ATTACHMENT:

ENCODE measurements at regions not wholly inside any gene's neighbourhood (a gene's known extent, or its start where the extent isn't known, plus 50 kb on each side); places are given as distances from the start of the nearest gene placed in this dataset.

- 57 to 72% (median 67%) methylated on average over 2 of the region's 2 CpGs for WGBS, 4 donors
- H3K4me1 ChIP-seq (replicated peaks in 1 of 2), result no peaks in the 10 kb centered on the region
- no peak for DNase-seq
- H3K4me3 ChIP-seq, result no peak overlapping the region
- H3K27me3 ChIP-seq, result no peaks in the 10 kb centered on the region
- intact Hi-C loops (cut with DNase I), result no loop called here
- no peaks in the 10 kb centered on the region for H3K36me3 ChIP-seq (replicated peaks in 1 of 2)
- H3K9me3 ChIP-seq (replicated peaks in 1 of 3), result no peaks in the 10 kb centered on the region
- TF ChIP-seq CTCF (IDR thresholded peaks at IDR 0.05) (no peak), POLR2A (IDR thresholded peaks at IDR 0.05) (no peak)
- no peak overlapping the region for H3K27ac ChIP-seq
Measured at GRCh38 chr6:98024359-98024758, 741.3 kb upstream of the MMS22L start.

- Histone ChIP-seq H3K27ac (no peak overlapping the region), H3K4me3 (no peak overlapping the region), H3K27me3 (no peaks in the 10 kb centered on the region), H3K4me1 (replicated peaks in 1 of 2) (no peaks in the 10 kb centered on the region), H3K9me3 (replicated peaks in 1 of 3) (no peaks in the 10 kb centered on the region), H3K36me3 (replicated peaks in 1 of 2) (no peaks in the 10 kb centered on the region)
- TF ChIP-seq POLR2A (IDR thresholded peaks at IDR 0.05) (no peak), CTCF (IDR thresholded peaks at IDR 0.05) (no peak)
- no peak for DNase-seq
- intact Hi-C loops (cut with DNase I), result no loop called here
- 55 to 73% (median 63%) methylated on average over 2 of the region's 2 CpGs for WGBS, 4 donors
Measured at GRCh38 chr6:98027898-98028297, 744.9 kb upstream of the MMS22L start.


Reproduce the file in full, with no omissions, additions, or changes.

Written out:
ENCODE measurements at regions not wholly inside any gene's neighbourhood (a gene's known extent, or its start where the extent isn't known, plus 50 kb on each side); places are given as distances from the start of the nearest gene placed in this dataset.

- 57 to 72% (median 67%) methylated on average over 2 of the region's 2 CpGs for WGBS, 4 donors
- H3K4me1 ChIP-seq (replicated peaks in 1 of 2), result no peaks in the 10 kb centered on the region
- no peak for DNase-seq
- H3K4me3 ChIP-seq, result no peak overlapping the region
- H3K27me3 ChIP-seq, result no peaks in the 10 kb centered on the region
- intact Hi-C loops (cut with DNase I), result no loop called here
- no peaks in the 10 kb centered on the region for H3K36me3 ChIP-seq (replicated peaks in 1 of 2)
- H3K9me3 ChIP-seq (replicated peaks in 1 of 3), result no peaks in the 10 kb centered on the region
- TF ChIP-seq CTCF (IDR thresholded peaks at IDR 0.05) (no peak), POLR2A (IDR thresholded peaks at IDR 0.05) (no peak)
- no peak overlapping the region for H3K27ac ChIP-seq
Measured at GRCh38 chr6:98024359-98024758, 741.3 kb upstream of the MMS22L start.

- Histone ChIP-seq H3K27ac (no peak overlapping the region), H3K4me3 (no peak overlapping the region), H3K27me3 (no peaks in the 10 kb centered on the region), H3K4me1 (replicated peaks in 1 of 2) (no peaks in the 10 kb centered on the region), H3K9me3 (replicated peaks in 1 of 3) (no peaks in the 10 kb centered on the region), H3K36me3 (replicated peaks in 1 of 2) (no peaks in the 10 kb centered on the region)
- TF ChIP-seq POLR2A (IDR thresholded peaks at IDR 0.05) (no peak), CTCF (IDR thresholded peaks at IDR 0.05) (no peak)
- no peak for DNase-seq
- intact Hi-C loops (cut with DNase I), result no loop called here
- 55 to 73% (median 63%) methylated on average over 2 of the region's 2 CpGs for WGBS, 4 donors
Measured at GRCh38 chr6:98027898-98028297, 744.9 kb upstream of the MMS22L start.